Bison: Sustainability on the Range
06 Nov, 2011
By Anna Soref, Contributing Editor
With his western hat, jeans, boots and belt buckle, Dave Carter exudes cowboy. This is a man who knows rodeo, ranching and campfires.
Indeed, when you talk to Carter, you quickly find out he’s all cowboy—well, actually bisonboy. Not only is he the executive director of the National Bison Association, but Carter also owns and ranches bison. His passion for the large furry ruminants runs high, and he’ll talk to anyone who’ll listen about bison’s ability to save an ecosystem and, possibly, the small agricultural farmer.
About 50 million bison once roamed North America and they were an integral part of the grassland ecosystem. But by the 1890s their numbers had dwindled to 2,000 as a result of slaughter by European settlers. Today, with numbers around half a million, the animals are regaining their foothold and are increasingly ranched and consumed.
Bison’s health advantages over beef are relatively well known. Bison meat contains about half the fat content of corn-fed beef and is rich in omega 3 essential fatty acids. Carnivorous foodies increasingly appreciate the meat whose flavor depends on where it was grown.
Now Carter is on a mission to increase awareness of the bison’s environmental benefits. Bison are essential for the health of the grasslands, Carter says. “The grassland ecosystem has evolved through tens of thousands of years of grazing by large ruminants, primarily bison,” he points out. “If you take those ruminants out of that ecosystem, it collapses.”
Grazing bison help promote a healthy ecosystem with roaming hooves that function as natural tractors, aerating the earth and rotating seeds. Their waste is a potent fertilizer.
“If you take bison off that land, the grass is going to produce about 30 percent more growth than it can decompose; so after a couple of years it just chokes out and dies,” says Carter.
Although bison do emit methane, their grazing helps keep the grass healthy and in turn it absorbs a lot of carbon by putting it back into the soil, according to Carter.
Some bison are grain finished, though most are left to graze until slaughter. Sometimes farmers use corn feed, but it’s usually a blend of grasses and grain, which is more suited to the bison’s digestive system. There are no regulations currently in place to track if a bison has been fed genetically modified corn. “Grass finishing vs. grain finishing will be driven by customer demand,” Carter explains. “The more that consumers demand bison be grass-finished, the more that grass finishing will grow as the predominant finishing protocol by our producers.” Look for “grass-fed” labels on bison to best avoid any GM-corn-fed bison.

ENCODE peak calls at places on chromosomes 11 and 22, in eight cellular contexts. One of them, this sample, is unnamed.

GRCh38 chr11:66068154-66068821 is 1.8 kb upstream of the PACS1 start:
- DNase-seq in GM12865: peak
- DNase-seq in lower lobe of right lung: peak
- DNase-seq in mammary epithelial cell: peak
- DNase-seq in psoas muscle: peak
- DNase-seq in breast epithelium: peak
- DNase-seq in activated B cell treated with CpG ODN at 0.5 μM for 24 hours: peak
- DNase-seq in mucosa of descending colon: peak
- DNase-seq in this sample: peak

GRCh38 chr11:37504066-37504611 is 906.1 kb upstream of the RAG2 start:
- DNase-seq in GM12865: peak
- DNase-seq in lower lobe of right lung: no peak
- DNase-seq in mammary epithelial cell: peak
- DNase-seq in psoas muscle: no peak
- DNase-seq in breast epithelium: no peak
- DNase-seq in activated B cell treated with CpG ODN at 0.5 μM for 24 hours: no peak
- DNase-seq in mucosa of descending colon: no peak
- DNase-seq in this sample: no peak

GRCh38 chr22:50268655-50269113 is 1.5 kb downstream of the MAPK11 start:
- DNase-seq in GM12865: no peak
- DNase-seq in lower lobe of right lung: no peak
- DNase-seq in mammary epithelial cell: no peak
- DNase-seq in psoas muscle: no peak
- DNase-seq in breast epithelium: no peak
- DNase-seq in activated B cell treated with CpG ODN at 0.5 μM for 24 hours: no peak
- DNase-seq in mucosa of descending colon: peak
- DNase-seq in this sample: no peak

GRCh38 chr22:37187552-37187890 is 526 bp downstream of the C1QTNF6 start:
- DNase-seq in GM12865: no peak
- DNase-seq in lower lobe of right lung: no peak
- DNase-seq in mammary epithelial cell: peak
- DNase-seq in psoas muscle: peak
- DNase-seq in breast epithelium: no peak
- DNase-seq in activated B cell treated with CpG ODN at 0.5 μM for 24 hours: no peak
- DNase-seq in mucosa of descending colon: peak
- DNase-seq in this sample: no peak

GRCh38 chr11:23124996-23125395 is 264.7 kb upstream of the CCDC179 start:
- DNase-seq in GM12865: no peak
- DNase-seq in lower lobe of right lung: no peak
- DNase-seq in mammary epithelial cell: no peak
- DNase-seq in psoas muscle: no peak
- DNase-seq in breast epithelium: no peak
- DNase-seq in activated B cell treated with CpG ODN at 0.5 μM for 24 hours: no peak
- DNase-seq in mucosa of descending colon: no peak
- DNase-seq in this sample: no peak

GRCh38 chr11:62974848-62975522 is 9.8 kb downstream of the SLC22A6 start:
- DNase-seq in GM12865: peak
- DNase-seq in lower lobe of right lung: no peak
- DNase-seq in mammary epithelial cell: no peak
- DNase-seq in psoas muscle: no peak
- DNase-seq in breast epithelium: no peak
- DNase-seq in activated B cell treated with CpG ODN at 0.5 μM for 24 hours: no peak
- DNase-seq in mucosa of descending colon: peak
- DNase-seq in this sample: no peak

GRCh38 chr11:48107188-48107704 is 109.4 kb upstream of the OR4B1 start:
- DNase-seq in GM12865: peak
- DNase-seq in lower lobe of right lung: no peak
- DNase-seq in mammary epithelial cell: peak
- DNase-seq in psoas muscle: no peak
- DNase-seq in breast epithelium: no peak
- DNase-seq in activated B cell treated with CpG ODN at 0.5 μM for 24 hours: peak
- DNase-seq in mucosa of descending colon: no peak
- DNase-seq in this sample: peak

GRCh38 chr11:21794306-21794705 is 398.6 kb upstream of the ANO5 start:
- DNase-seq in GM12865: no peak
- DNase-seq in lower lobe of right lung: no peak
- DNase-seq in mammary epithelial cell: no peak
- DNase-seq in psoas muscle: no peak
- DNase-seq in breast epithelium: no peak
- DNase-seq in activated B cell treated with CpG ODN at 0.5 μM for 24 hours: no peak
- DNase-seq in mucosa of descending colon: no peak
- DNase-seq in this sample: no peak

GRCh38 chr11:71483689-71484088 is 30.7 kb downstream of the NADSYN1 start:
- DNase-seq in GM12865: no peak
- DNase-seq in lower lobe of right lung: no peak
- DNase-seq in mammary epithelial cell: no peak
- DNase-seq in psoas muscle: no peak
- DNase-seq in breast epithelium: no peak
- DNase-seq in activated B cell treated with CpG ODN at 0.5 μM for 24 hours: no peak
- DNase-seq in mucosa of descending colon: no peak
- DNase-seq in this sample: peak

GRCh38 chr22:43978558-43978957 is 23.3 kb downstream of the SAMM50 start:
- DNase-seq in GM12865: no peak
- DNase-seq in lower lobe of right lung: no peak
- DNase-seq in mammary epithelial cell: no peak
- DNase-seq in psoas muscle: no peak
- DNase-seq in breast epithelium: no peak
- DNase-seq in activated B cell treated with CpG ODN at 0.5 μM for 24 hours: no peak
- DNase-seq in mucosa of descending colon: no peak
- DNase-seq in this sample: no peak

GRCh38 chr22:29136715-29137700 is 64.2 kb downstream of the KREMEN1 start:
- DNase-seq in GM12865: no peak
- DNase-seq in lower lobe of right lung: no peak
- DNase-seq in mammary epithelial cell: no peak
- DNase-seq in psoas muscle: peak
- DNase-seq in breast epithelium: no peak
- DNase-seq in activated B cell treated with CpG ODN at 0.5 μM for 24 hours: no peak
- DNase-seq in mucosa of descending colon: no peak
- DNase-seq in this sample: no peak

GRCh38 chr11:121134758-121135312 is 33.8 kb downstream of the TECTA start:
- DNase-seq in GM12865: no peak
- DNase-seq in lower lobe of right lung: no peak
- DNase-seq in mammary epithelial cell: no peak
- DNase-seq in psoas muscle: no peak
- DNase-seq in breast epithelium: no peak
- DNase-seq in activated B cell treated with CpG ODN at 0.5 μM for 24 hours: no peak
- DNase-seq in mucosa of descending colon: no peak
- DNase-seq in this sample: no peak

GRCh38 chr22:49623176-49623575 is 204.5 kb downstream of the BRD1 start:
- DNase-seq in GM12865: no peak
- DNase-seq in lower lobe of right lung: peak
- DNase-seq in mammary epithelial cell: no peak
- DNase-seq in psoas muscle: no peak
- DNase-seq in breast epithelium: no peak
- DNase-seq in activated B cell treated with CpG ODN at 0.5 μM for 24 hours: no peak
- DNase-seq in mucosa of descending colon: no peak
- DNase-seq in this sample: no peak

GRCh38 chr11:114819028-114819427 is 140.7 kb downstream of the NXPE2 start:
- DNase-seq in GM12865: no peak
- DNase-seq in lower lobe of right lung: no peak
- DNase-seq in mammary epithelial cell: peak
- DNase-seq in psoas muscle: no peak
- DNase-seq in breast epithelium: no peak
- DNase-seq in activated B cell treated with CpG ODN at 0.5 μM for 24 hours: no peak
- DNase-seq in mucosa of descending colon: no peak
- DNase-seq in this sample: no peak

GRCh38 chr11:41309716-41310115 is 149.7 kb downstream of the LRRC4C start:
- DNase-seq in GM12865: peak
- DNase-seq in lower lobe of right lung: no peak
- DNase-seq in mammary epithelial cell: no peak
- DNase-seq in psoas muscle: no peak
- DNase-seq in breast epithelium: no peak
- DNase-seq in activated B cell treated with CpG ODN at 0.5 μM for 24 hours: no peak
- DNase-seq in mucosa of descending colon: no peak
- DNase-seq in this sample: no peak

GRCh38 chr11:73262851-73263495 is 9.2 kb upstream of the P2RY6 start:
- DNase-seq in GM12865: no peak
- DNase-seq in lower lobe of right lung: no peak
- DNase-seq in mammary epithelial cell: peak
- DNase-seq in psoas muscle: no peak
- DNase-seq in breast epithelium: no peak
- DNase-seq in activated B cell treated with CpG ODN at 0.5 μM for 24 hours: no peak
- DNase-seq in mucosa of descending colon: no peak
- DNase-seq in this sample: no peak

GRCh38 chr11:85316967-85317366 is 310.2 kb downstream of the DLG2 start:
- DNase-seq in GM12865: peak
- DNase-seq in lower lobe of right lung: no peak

Unlike cows, bison are undomesticated and genetically unaltered, which makes for low-maintenance animals. They rarely require antibiotics, and when they do, it’s usually just one animal. They require minimal, if any, winter shelter and prefer to be left alone. Federal law prohibits giving bison growth hormones.
“In their minds, there are still predators out there wanting to eat them and it creates a lot of differences [from cows] that are very positive,” Carter remarks. “Cattle will hang around the watering areas and streams, where they can contaminate water supplies; bison will go down, get a drink and get the heck out.”
In addition to the eco benefits, bison can give small agricultural farmers a chance for success, according to Carter.
“If you are in agriculture and want to raise animals, these days there are two options,” he says. “You can be part of a huge capital-intensive farm that raises a generic commodity with chemicals and genetically modified feed, and you make money by producing more and more volume
“The other path is to find something that’s more labor intensive and connects directly with consumers—natural meats, one of which is bison. You’re producing a product that’s not high volume but high quality; it’s about connecting with customers who appreciate that quality and see the value. Yes, it takes longer to produce bison and there will always be some extra cost, but there’s extra value—this is meat that tastes great, is healthy, and is healthy for the environment.”
For farmers just starting out who want an alternative to large ag outfits, bison provide one opportunity. “You don’t need combines and big tractors; you buy some land, get some animals, put up a fence and you’re good to go,” says Carter. “The last thing these animals want to do is go into a barn.”
Carter spends a lot of his time visiting rural communities and stock shows explaining to students and young farmers the benefits of farming bison and the growing market for their meat. Consumer sales for bison are in their sixth year of double-digit growth, with 2010 numbers showing 11 percent growth.
“In recent years farmers have been taking any land they can and piling it up with corn because of all the incentives for ethanol and what not. I’m explaining the incentives to young farmers about bison so that we can keep that land in pasture, and keep the animals out there that contribute to a healthy environment,” Carter concludes.